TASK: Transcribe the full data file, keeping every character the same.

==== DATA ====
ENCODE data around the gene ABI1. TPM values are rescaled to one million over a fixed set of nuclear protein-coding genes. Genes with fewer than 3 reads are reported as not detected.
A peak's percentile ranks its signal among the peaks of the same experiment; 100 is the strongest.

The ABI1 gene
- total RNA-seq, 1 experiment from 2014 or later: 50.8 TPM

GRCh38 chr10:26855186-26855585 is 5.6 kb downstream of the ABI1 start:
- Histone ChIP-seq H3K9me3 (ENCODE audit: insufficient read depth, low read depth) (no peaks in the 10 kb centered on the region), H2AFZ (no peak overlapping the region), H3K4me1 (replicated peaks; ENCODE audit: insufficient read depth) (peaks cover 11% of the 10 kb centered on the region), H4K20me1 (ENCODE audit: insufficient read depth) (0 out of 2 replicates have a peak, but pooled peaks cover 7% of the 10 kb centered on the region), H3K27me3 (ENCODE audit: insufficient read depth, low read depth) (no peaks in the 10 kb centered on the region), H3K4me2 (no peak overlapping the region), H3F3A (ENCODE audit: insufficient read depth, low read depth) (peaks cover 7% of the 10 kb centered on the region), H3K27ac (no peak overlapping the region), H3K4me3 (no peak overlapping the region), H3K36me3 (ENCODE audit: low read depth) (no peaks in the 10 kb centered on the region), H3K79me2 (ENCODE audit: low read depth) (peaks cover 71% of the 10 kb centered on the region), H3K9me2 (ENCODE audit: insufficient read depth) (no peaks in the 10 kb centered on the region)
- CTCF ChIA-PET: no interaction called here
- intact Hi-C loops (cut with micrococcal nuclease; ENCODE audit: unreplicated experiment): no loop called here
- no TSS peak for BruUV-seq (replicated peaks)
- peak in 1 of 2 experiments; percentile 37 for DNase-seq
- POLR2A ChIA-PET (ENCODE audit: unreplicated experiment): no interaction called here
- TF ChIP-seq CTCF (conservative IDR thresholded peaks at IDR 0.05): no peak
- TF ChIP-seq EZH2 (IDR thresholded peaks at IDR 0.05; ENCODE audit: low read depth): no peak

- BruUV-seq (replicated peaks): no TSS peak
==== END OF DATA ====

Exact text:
ENCODE data around the gene ABI1. TPM values are rescaled to one million over a fixed set of nuclear protein-coding genes. Genes with fewer than 3 reads are reported as not detected.
A peak's percentile ranks its signal among the peaks of the same experiment; 100 is the strongest.

The ABI1 gene
- total RNA-seq, 1 experiment from 2014 or later: 50.8 TPM

GRCh38 chr10:26855186-26855585 is 5.6 kb downstream of the ABI1 start:
- Histone ChIP-seq H3K9me3 (ENCODE audit: insufficient read depth, low read depth) (no peaks in the 10 kb centered on the region), H2AFZ (no peak overlapping the region), H3K4me1 (replicated peaks; ENCODE audit: insufficient read depth) (peaks cover 11% of the 10 kb centered on the region), H4K20me1 (ENCODE audit: insufficient read depth) (0 out of 2 replicates have a peak, but pooled peaks cover 7% of the 10 kb centered on the region), H3K27me3 (ENCODE audit: insufficient read depth, low read depth) (no peaks in the 10 kb centered on the region), H3K4me2 (no peak overlapping the region), H3F3A (ENCODE audit: insufficient read depth, low read depth) (peaks cover 7% of the 10 kb centered on the region), H3K27ac (no peak overlapping the region), H3K4me3 (no peak overlapping the region), H3K36me3 (ENCODE audit: low read depth) (no peaks in the 10 kb centered on the region), H3K79me2 (ENCODE audit: low read depth) (peaks cover 71% of the 10 kb centered on the region), H3K9me2 (ENCODE audit: insufficient read depth) (no peaks in the 10 kb centered on the region)
- CTCF ChIA-PET: no interaction called here
- intact Hi-C loops (cut with micrococcal nuclease; ENCODE audit: unreplicated experiment): no loop called here
- no TSS peak for BruUV-seq (replicated peaks)
- peak in 1 of 2 experiments; percentile 37 for DNase-seq
- POLR2A ChIA-PET (ENCODE audit: unreplicated experiment): no interaction called here
- TF ChIP-seq CTCF (conservative IDR thresholded peaks at IDR 0.05): no peak
- TF ChIP-seq EZH2 (IDR thresholded peaks at IDR 0.05; ENCODE audit: low read depth): no peak

- BruUV-seq (replicated peaks): no TSS peak